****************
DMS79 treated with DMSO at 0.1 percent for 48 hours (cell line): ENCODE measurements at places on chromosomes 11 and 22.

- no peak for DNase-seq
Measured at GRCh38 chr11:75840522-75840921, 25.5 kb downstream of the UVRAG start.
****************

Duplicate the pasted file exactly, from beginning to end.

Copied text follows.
DMS79 treated with DMSO at 0.1 percent for 48 hours (cell line): ENCODE measurements at places on chromosomes 11 and 22.

- no peak for DNase-seq
Measured at GRCh38 chr11:75840522-75840921, 25.5 kb downstream of the UVRAG start.